Tongxiang's humble silkworm a symbol of China's culture, trade
In spring, Zhejiang province's 'capital of silk' goes all out to celebrate production, history of elegant fabric.
China is justifiably famous for its animal kingdom: The pandas of Sichuan province are incredibly cute, the elephants of Yunnan province are certainly majestic, and the Amur leopards of Jilin province are exceedingly rare.
When measured by their overall contribution to China's cultural heritage, however, one could argue that none of these famous animals can compare to a much smaller creature. For more than 2,000 years, it's been the humble, tiny silkworm whose cocoons have been transformed into the elegant fabric synonymous with luxury - and with Chinese trade.
Left: Foreign visitors learn about making silk quilts in Tongxiang, a city known as China's "capital of silk". Provided to China Daily; right: A local resident demonstrates silk making processes in Tongxiang. Li Jin / China Daily
There's no better place to witness this miraculous creature at work than Tongxiang, a beautiful city along the Beijing-Hangzhou Grand Canal in Zhejiang province. Though it's less than an hour's ride on the high-speed train from downtown Shanghai, Tongxiang is a world apart, with areas preserved or recreated to resemble the traditional Chinese water town of legend, and for that reason, it's become a popular destination with tourists, both domestic and foreign.
No one knows the exact location where the wonderful properties of this fabric were first discovered, but Tongxiang has been known as China's "capital of silk" since ancient times, and the city is still home to numerous villagers turning out the fabric in the old-fashioned way - weaving straw frames for the caterpillars to nest, harvesting the filament-like cocoons, then boiling the cocoons to soften the fibers, taking care to save enough silkworms to produce the next generation. Several of those fibers are then wound together, forming a single thread of silk.
The time consuming nature of such a harvesting process means silk is still rare - which accounts for its continuing value. But that's not the fault of the silkworms, just one of which can produce 1,000 meters worth of silk in their brief lifetimes.
Those threads go into an incredible variety of products, and as our scientific understanding grows, so do the ways this miraculous material can be used - in everything from upholstery to parachutes to surgical sutures. But of course, the most famous use of silk continues to be in luxurious blankets and fine clothing, and the especially lucky tourist may actually get to help stretch out the impossibly thin layer of silk that goes into making blankets, while wearing the sort of colorful, traditional Chinese garments that once graced the shoulders of emperors and other members of the royal families.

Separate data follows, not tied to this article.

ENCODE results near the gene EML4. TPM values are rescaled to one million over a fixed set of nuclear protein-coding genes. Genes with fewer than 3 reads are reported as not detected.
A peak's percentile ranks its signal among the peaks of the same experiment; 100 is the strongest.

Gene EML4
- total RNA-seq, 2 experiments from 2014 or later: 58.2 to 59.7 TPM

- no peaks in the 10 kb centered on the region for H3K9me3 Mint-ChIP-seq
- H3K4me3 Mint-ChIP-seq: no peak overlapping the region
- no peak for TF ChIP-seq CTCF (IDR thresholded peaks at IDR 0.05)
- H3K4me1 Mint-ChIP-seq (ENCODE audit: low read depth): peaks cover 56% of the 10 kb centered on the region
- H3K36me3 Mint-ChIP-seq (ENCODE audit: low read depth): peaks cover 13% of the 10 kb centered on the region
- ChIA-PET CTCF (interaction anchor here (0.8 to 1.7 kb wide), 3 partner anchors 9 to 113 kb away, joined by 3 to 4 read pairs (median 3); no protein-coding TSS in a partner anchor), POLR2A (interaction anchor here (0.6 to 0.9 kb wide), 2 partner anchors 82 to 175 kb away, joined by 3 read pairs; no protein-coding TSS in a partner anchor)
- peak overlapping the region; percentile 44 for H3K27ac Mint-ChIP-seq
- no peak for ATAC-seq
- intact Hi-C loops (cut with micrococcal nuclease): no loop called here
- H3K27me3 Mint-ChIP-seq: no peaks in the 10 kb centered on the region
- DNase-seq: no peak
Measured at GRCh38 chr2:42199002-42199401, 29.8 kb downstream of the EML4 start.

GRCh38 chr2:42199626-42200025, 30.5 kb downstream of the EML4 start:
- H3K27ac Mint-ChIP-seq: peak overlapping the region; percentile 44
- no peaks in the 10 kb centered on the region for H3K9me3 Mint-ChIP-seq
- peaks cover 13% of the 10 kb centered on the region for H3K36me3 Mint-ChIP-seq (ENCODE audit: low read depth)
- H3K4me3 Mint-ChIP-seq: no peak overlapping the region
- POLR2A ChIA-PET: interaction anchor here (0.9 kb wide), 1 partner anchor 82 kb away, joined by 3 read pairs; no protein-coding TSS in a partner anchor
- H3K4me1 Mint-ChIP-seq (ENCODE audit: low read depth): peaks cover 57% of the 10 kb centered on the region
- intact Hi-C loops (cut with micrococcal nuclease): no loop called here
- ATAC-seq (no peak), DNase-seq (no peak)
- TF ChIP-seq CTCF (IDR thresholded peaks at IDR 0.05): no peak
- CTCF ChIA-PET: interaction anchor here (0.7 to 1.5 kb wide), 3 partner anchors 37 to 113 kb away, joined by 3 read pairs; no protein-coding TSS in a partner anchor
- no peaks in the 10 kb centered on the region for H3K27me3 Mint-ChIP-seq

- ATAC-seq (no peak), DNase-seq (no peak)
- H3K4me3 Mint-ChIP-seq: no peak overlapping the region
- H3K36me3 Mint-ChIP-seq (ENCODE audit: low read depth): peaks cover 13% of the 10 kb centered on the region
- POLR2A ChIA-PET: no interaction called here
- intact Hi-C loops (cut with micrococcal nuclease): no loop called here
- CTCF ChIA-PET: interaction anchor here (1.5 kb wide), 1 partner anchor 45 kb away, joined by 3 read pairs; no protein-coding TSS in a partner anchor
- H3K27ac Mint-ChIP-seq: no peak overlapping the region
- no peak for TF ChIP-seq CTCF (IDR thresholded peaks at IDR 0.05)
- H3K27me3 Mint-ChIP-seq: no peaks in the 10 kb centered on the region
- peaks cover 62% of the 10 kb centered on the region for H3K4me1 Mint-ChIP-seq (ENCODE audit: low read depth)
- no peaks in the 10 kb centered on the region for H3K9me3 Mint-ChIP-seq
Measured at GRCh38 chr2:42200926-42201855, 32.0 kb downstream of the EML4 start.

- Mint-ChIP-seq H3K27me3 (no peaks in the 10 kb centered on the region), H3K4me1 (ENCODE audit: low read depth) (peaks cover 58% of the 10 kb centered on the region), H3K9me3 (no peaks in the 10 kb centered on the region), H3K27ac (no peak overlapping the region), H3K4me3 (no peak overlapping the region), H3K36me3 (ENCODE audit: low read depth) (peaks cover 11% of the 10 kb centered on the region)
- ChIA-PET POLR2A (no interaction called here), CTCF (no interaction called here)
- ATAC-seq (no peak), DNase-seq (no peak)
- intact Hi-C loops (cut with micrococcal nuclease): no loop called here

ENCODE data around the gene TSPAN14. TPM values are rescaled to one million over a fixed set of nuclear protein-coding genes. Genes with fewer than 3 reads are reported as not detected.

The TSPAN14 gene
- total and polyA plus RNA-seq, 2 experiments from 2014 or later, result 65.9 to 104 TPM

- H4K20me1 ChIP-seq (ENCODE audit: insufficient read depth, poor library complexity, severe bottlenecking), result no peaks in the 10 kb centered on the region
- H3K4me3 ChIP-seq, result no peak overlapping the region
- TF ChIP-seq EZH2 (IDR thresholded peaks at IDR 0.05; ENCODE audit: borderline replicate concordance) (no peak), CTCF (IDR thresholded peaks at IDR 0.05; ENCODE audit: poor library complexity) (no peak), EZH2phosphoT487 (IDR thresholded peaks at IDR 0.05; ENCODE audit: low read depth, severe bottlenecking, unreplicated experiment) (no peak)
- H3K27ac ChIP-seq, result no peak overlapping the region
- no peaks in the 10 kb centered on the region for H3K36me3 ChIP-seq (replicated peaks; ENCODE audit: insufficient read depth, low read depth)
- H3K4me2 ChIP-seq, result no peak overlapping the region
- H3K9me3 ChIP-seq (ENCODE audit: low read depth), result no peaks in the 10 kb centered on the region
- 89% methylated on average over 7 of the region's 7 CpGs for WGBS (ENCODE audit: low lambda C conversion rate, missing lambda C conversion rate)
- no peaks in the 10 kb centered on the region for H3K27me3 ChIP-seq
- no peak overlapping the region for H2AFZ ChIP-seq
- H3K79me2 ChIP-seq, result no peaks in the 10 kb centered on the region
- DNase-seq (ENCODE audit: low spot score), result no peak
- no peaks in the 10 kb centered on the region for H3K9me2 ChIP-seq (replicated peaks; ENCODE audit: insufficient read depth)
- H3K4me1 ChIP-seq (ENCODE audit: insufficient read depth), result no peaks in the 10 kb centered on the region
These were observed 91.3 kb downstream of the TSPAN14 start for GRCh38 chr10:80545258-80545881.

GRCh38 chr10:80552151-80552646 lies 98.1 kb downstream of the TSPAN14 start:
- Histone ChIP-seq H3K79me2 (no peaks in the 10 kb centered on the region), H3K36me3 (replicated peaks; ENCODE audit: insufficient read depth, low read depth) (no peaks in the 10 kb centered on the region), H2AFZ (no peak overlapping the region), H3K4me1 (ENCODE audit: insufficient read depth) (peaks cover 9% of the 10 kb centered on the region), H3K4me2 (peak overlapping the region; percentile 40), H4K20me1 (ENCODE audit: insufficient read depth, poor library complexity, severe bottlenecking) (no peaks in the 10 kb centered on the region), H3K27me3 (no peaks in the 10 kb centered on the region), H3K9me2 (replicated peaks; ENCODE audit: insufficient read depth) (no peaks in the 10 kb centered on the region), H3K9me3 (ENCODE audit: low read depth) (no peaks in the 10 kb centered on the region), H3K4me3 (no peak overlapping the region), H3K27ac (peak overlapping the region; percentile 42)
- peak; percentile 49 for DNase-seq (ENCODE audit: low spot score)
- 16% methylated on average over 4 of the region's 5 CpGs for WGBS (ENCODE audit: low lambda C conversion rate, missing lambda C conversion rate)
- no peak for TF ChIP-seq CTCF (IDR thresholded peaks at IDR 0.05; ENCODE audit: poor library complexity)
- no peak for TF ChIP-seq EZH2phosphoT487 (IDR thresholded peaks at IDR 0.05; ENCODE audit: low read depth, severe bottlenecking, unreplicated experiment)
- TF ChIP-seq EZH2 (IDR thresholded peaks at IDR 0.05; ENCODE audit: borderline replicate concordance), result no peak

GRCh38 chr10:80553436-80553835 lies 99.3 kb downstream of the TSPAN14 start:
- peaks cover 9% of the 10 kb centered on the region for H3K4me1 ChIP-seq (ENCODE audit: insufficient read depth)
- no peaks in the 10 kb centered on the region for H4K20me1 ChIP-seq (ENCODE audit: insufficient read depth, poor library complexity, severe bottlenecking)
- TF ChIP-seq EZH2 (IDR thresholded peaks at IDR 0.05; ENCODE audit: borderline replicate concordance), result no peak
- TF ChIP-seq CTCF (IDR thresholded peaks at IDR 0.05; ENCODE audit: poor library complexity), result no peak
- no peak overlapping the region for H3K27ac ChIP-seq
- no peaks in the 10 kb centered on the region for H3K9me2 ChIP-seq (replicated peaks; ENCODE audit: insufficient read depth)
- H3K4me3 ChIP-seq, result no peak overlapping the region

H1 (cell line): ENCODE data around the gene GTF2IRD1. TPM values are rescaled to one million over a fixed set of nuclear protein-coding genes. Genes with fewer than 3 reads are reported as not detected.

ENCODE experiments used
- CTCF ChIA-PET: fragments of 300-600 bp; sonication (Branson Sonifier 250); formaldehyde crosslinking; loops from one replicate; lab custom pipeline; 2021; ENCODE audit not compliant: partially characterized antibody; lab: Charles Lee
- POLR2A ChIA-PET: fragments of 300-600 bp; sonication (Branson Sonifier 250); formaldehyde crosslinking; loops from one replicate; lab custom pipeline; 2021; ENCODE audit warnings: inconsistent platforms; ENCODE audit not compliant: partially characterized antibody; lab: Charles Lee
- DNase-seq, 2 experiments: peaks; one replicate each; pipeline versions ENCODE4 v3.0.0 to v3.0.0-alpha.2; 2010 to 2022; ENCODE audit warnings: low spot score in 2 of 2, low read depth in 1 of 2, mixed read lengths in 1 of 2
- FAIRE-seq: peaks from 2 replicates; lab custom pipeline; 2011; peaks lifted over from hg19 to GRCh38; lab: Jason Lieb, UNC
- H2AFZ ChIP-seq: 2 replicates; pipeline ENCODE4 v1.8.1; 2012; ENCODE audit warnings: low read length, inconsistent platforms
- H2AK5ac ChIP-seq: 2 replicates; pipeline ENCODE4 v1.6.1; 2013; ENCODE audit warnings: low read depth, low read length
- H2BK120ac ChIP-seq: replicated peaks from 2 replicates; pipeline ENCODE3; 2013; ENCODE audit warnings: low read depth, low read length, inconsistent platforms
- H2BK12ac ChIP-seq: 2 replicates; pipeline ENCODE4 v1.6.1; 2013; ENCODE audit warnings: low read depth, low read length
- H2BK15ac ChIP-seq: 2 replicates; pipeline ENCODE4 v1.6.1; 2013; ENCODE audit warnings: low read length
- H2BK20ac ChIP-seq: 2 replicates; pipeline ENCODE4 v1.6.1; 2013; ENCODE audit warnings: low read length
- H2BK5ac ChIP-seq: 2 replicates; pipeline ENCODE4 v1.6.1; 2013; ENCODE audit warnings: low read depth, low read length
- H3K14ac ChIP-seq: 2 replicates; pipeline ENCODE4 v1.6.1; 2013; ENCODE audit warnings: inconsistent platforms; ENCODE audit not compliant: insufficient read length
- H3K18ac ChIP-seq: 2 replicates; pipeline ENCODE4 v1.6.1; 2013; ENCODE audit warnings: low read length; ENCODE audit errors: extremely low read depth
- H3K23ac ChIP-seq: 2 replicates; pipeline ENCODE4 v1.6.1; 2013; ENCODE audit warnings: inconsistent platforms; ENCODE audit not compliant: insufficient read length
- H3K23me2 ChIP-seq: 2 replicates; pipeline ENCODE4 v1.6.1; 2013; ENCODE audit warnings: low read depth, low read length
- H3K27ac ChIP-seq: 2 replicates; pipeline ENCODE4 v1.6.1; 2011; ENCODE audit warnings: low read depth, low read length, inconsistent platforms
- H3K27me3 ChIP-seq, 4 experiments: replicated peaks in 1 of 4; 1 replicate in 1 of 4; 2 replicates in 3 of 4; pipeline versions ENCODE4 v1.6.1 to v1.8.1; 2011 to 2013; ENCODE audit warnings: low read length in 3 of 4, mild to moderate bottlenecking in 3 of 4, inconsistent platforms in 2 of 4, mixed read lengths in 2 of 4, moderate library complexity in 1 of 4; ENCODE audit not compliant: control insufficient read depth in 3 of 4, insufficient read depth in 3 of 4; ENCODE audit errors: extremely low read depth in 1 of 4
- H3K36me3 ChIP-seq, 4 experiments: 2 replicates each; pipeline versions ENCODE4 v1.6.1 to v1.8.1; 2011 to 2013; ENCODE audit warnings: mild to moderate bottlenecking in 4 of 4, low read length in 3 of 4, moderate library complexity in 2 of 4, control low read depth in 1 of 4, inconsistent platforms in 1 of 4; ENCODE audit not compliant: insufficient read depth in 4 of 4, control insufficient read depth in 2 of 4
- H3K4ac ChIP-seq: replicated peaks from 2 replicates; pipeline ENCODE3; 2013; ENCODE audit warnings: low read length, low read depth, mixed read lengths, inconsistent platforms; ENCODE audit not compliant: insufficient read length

The silk, of course, has become synonymous with Chinese culture and industry, so valuable that it led to the establishment of ancient trade routes across the deserts of Asia, the inspiration for today's Belt and Road Initiative.
Arguably, the best time to visit Tongxiang is during the Tomb Sweeping Day holiday, when the city goes all out to pay homage to the hard-working silkworm. The Silkworm Worship Festival, or Ga Can Hua, attracts thousands of people from throughout China to the usually quiet village, as residents stage a traditional parade complete with dragon dances, children in colorful, traditional costumes and acrobats on stilts.
While presumably, no one still worships the ancient silkworm goddess Leizu, and cattle are no longer sacrificed to ensure a successful "crop", the festival is as colorful as ever, as the people of the city dress head to toe in yellow and red, honoring the diminutive insect that has made their city prosperous for two millennia. After all, doesn't such a hard-working animal deserve to be honored with a festival of its own?